segundo Serge Daney: "12 December 1989 - Old principle of "our" cinephilia: the point of view. For me, the "point of view" is precisely what comes in the place of a body which is elided in the
image, what can be seen from the blind spot. The point of view refers to what could be seen by a character who would always be in the camera's place. To stick with this point of view immediatly means confronting problems of mise en scène (since there are forbidden images, which would not be consistent with the unique point of view). The question of the "point of view" comes down to asking who is looking. Who is the additional character? For example, in Depardon's film, another guard, a guard "who would know". The cinema of the unique point of view is disappearing (in both senses of the term) in its (mystical, pictural) relation to the "real". It abolishes itself. It never has much success since it confiscates for itself what's imaginary (and deprives the audience of it: Antonioni, Depardon). Obsessive. The cinema of the double point of view is popular cinema by excellence, since it firmly camps between the shot and the "reaction shot" (read Warren's book), playing the "objet petit a" between two objects caught in a power struggle (see my old idea on Jaws: the shark and the child's legs). It's popular because it creates a vertiginous identifying between two poles: active/passive, chasing/chased, torturer/victim, etc. Hysteria. This leaves the cinema with n points of views, in the end the greatest. It sometimes is "popular" but not necessarily. It has to juggle with paranoia, law, madness. I can't imagine a greater film than The Night of the Hunter in this category, the category of polyphony, of carnival (along maybe with Ivan the Terrible, 2001, some Ford's movies). Tiebreaker: is the cinema of zero point of view possible? No. We would need to analyse television not with visual but with tactile metaphores ("point of touch", tactile padding) and proxemics."

segunda-feira, 19 de novembro de 2012

Melancolia = Nostalgia?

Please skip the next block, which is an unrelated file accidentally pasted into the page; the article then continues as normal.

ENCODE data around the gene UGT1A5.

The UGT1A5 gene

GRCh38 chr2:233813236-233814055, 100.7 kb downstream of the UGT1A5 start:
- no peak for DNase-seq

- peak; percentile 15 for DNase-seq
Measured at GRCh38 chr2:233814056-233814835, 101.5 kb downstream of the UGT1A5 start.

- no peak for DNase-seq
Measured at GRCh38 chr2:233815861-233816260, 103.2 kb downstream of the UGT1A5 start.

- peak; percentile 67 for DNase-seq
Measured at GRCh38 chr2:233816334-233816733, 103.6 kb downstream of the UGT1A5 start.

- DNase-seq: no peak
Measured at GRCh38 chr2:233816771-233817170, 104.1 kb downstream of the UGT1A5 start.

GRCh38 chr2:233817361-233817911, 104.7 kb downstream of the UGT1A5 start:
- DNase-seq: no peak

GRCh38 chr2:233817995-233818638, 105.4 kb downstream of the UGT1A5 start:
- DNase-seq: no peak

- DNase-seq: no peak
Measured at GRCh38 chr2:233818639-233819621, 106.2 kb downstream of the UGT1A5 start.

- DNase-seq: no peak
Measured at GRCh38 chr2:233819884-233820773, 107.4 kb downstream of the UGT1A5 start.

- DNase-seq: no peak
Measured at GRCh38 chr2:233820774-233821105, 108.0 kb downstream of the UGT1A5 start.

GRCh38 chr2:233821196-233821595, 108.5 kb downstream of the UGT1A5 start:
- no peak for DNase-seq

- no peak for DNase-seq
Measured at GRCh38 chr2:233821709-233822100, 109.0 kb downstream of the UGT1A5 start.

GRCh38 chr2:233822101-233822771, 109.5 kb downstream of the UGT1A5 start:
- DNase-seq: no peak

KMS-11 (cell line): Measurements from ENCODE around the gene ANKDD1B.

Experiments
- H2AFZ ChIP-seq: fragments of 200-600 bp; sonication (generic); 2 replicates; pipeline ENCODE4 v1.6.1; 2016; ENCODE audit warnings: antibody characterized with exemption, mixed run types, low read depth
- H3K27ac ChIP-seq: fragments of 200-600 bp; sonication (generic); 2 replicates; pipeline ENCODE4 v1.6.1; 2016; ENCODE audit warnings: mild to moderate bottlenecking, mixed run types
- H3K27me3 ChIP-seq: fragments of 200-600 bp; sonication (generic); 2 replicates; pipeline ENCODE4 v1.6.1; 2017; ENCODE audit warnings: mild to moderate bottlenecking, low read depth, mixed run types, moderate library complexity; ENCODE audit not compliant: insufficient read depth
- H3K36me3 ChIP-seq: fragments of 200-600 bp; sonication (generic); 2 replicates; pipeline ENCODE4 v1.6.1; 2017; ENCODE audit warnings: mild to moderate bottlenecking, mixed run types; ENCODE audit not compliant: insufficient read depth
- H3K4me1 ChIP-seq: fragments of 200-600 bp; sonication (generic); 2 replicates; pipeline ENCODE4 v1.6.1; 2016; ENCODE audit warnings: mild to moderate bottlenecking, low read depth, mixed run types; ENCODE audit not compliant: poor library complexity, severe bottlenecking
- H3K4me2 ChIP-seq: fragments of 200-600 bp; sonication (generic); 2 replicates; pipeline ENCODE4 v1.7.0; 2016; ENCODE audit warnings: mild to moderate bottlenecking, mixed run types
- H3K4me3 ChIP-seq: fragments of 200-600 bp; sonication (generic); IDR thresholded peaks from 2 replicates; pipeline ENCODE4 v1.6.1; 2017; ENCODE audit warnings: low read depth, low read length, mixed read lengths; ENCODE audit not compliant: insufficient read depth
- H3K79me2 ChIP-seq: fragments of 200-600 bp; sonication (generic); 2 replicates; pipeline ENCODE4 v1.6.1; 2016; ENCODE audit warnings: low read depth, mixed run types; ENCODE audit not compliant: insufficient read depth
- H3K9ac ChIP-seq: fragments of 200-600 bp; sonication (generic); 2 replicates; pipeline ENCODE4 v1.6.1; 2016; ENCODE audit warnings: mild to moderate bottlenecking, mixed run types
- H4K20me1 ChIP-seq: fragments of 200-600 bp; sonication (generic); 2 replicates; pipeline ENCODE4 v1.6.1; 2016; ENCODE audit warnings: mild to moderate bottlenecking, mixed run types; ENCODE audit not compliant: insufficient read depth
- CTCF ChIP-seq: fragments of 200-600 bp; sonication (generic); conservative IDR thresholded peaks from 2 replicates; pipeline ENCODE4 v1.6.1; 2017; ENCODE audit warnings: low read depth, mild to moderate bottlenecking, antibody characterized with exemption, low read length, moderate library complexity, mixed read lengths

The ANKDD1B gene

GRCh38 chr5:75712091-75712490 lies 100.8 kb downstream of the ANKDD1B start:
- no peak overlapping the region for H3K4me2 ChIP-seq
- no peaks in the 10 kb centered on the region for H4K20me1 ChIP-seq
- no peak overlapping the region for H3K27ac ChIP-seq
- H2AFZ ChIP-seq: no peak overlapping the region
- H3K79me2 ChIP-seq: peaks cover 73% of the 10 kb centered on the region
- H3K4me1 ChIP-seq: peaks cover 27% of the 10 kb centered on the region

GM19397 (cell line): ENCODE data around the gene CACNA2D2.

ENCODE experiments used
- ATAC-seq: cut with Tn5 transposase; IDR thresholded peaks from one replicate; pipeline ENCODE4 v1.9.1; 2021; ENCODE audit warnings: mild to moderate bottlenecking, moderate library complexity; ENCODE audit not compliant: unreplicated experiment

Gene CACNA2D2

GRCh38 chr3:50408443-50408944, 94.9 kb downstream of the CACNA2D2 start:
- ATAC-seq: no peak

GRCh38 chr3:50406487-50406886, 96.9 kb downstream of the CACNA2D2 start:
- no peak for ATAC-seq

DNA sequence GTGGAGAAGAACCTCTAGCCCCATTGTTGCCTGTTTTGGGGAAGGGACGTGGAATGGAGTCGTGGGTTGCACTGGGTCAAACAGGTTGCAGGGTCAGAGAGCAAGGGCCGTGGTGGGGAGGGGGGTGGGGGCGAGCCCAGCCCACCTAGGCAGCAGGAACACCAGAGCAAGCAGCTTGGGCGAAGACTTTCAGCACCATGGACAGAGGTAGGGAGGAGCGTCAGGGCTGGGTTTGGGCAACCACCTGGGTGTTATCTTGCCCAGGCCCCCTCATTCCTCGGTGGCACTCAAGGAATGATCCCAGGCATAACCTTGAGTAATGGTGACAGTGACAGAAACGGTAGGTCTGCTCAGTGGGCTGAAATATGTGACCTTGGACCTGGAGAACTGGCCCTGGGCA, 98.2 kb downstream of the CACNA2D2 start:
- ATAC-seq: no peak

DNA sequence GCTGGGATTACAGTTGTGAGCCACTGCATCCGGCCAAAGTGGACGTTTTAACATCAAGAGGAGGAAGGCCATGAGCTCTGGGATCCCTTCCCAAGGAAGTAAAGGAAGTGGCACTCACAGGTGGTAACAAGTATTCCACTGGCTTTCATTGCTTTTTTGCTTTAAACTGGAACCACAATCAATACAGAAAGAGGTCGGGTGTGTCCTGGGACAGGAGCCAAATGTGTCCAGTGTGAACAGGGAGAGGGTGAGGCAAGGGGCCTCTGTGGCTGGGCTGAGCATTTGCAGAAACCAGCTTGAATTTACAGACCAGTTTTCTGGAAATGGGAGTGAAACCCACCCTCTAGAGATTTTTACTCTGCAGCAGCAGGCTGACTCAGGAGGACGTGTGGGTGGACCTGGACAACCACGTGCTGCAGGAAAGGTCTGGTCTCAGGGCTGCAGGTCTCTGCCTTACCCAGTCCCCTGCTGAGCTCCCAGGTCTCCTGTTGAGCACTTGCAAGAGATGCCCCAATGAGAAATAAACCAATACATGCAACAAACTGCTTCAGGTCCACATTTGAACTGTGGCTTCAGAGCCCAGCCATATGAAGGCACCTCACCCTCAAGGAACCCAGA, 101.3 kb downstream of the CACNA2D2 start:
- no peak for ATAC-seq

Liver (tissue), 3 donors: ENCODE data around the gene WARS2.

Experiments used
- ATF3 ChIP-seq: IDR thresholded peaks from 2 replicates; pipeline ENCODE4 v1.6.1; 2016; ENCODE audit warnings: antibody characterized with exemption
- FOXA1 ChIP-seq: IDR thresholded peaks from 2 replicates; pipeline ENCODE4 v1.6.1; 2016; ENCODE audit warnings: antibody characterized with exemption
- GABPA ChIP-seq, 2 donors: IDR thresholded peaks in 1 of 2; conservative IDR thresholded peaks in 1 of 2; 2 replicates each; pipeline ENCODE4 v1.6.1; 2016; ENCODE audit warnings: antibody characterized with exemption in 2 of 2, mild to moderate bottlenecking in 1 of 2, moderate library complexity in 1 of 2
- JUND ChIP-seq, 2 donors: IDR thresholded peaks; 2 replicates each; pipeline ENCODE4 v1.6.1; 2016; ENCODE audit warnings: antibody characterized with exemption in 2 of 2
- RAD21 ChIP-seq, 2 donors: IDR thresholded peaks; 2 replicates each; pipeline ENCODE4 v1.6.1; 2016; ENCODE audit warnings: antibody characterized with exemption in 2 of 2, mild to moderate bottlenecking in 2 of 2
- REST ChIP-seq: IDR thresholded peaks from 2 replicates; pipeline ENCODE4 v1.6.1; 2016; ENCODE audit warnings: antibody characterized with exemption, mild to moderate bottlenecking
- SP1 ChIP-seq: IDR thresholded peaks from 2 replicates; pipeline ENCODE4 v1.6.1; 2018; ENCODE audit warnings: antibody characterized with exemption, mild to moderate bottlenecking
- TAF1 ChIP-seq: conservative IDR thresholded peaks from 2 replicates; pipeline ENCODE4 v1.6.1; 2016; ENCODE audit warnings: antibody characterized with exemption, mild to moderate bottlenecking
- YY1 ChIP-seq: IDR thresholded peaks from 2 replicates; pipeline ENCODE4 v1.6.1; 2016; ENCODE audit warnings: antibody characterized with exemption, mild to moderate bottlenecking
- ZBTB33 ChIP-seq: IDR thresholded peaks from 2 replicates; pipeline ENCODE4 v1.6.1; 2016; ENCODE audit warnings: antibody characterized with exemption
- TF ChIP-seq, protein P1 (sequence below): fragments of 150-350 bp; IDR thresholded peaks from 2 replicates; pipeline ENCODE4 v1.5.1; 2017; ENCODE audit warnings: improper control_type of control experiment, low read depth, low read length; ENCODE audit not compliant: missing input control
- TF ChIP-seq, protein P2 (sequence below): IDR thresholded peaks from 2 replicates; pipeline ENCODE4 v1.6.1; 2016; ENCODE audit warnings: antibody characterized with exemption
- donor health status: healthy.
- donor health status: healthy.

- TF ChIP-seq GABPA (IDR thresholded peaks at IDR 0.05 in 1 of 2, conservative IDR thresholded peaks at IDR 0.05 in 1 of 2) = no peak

A propósito da reiterada equivalência destes tópicos, eis o comentário de Serge Daney sobre Les Demoiselles..., não, não são as de Avignon, mas sim de Rochefort, de Jacques Demy: "23 July 1988 - DEMY (tv). The end of Les demoiselles de Rochefort. Stupid, devastated, definitive emotion. An emotion all the stronger that everything that I've always thought - and written - about Demy is still true. A hard film-maker, not at all sentimental, morbid and joyful. Only one 'idea'. Melancholy is not nostalgia. Demy's world (mine too I suppose) is instant melancholy. There is no lost world, no ideal gone by, no previous state that we regret. For the simple reason (perversion oblige) that we want to know nothing of this world 'from which we come' (alliance rather than kinship, etc.). Melancholy is as instantaneous as a shadow. Things become melancholy immediately, thanks to music and the music of the dialogue. It's the good mood with which the characters fail at everything (apart perhaps from the essential) which is terrible and moving at the same time. One does not fail at things because he didn't see them but because he found too quickly a way to empty them from their content, to circle around them, to dance. Darrieux learns who the sadist is and says: "And he was the one putting on airs while cutting the cake!" The essential was love but it has kept losing its colours. In this film, already, the beauty of the 'last minute' because every happy ending is pure voluntarism. But later (Peau d'âne, etc.), it creaks more and more. And voluntarism is precisely the topic of Une chambre en ville. Deny's absolute strength is to relate everything back to a prefect point of view: that of the mother. The mother who has never grown up, who is frivolous, who has forgotten to stop being a little girl. The world gets ordered from this blind task." Boa semana!